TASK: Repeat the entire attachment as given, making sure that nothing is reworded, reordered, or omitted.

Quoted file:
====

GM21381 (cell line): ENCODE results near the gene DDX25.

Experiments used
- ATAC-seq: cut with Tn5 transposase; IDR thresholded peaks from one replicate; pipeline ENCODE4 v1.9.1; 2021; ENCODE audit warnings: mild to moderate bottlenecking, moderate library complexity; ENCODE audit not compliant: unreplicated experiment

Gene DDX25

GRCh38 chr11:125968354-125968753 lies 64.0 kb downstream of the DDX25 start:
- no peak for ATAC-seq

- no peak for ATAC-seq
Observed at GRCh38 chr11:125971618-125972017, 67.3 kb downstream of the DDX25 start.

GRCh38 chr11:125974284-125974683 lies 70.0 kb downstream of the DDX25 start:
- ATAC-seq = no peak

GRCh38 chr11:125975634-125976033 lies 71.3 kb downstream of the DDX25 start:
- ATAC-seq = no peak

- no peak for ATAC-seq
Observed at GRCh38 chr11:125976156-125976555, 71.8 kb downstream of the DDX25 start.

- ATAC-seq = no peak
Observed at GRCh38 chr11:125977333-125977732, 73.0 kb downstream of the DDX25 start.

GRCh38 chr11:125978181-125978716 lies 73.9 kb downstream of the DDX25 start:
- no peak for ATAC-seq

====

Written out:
GM21381 (cell line): ENCODE results near the gene DDX25.

Experiments used
- ATAC-seq: cut with Tn5 transposase; IDR thresholded peaks from one replicate; pipeline ENCODE4 v1.9.1; 2021; ENCODE audit warnings: mild to moderate bottlenecking, moderate library complexity; ENCODE audit not compliant: unreplicated experiment

Gene DDX25

GRCh38 chr11:125968354-125968753 lies 64.0 kb downstream of the DDX25 start:
- no peak for ATAC-seq

- no peak for ATAC-seq
Observed at GRCh38 chr11:125971618-125972017, 67.3 kb downstream of the DDX25 start.

GRCh38 chr11:125974284-125974683 lies 70.0 kb downstream of the DDX25 start:
- ATAC-seq = no peak

GRCh38 chr11:125975634-125976033 lies 71.3 kb downstream of the DDX25 start:
- ATAC-seq = no peak

- no peak for ATAC-seq
Observed at GRCh38 chr11:125976156-125976555, 71.8 kb downstream of the DDX25 start.

- ATAC-seq = no peak
Observed at GRCh38 chr11:125977333-125977732, 73.0 kb downstream of the DDX25 start.

GRCh38 chr11:125978181-125978716 lies 73.9 kb downstream of the DDX25 start:
- no peak for ATAC-seq